Expressive Association after Dale
- Author(s): David Bernstein
- Date Posted: 2005
- Law & Economics #: 05-17
- Availability: Full text (most recent) on SSRN
The right to join with other people to promote a particular outlook, known as the right of expressive association, is a necessary adjunct to the right of freedom of speech, which is protected by the First Amendment of the United States Constitution. In Boy Scouts of America v. Dale, the United States Supreme Court found that the Boy Scouts of America had a First Amendment expressive association right to exclude a homosexual adult volunteer. Dale is likely to prove to be one of the most important First Amendment cases of recent years, because the Court enforced a broad right of expressive association against the competing claims of an antidiscrimination law.
The right to expressive association had languished in obscurity for more than two decades after the Supreme Court articulated it in the late 1950s and early 1960s in the course of protecting civil rights activists from racist Southern governments. Controversy over constitutional protection of expressive association arose in the 1980s, when private associations claimed that it protected their right to discriminate when necessary to pursue the associations' goals. The Supreme Court seemed aghast that the expressive association right was being used as a tool of those who would seek to use its protection of their associative status in order to discriminate. In a series of opinions in the mid to late 1980s, the Court both narrowly defined the circumstances in which expressive association rights are impinged, and suggested that antidiscrimination laws are always "compelling government interests" sufficient to override these rights. The right of expressive association had been significantly weakened.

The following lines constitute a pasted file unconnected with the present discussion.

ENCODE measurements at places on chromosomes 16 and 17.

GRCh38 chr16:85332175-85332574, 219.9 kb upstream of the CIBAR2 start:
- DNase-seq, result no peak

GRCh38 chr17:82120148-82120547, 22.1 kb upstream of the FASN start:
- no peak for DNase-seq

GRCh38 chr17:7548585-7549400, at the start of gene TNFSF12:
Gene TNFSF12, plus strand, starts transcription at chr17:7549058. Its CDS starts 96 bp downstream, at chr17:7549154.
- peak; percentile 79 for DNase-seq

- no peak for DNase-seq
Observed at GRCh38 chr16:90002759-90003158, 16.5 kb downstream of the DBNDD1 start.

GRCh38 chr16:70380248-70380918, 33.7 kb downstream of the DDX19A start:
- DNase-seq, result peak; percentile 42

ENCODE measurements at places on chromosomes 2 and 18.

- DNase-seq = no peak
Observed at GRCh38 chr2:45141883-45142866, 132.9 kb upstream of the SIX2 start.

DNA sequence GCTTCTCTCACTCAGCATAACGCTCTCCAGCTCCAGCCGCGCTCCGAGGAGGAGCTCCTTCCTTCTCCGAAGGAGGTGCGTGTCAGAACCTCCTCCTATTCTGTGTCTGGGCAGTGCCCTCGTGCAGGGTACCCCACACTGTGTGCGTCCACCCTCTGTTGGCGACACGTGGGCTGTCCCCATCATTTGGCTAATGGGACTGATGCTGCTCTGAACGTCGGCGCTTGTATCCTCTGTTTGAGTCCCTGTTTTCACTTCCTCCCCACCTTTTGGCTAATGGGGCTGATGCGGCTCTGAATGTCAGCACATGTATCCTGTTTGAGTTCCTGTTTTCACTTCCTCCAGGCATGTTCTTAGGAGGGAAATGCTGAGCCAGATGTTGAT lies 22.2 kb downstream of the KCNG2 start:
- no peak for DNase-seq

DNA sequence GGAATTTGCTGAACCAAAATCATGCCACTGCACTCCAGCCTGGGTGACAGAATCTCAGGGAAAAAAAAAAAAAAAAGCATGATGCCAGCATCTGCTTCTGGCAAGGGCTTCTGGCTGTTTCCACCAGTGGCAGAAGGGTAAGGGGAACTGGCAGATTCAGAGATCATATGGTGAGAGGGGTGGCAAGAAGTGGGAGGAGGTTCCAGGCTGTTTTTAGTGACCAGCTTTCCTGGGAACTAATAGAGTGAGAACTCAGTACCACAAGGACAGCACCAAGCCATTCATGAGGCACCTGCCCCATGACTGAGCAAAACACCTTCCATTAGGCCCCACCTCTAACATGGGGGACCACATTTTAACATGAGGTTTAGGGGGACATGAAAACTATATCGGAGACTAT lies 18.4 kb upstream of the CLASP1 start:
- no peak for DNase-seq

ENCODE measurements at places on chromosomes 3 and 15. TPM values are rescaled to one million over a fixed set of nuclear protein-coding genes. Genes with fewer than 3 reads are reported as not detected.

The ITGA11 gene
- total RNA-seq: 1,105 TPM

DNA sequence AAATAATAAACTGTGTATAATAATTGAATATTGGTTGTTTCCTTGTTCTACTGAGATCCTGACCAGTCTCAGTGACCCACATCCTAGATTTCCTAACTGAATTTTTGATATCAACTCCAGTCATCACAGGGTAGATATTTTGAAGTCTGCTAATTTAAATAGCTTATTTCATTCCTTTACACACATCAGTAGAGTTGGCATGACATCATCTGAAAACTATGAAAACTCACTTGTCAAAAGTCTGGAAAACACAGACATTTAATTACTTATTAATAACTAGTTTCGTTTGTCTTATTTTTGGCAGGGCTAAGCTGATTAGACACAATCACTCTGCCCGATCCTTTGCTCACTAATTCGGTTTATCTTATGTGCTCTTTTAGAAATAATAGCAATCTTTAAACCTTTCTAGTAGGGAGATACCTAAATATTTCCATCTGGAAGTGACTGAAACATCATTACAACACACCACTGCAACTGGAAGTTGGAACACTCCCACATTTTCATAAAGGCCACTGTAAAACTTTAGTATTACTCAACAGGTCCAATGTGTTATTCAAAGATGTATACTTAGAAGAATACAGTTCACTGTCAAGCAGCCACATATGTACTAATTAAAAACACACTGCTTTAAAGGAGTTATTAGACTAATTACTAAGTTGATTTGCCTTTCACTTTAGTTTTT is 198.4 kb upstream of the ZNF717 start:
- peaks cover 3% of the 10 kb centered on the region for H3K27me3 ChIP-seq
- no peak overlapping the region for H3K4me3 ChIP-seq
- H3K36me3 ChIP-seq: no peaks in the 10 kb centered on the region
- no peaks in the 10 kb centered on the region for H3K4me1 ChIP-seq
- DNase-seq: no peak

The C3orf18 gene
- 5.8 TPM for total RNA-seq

Dale, however, dramatically revived the right of expressive association. The Court found that the Boy Scouts had an expressive association right to exclude gay scoutmasters even though the Scouts' anti-homosexual activity policy was neither well-publicized nor especially central to its mission. Moreover, the Court rejected New Jersey's claim that the law was justified by the state's compelling interest in eradicating discrimination against homosexuals.
The essay examines the right of expressive association and the consequences of its reinvigoration by the Supreme Court in Dale. Part I recounts the ups and downs of the right from its inception in civil rights cases, to its low ebb in the 1980s, to its reinvigoration in Dale. Part II discusses some of the scholarly commentary on Dale and concludes that the right to expressive association after Dale will continue to be a broad one, with some limitations. Part III discusses some of the post-Dale decisions that support the interpretation of Dale as expounding a broad-based expressive association right fully applicable to a variety of situations. Finally, Part IV looks at some of the untapped potential uses of the right. In particular, Dale will often shield religious associations from intrusive antidiscrimination laws.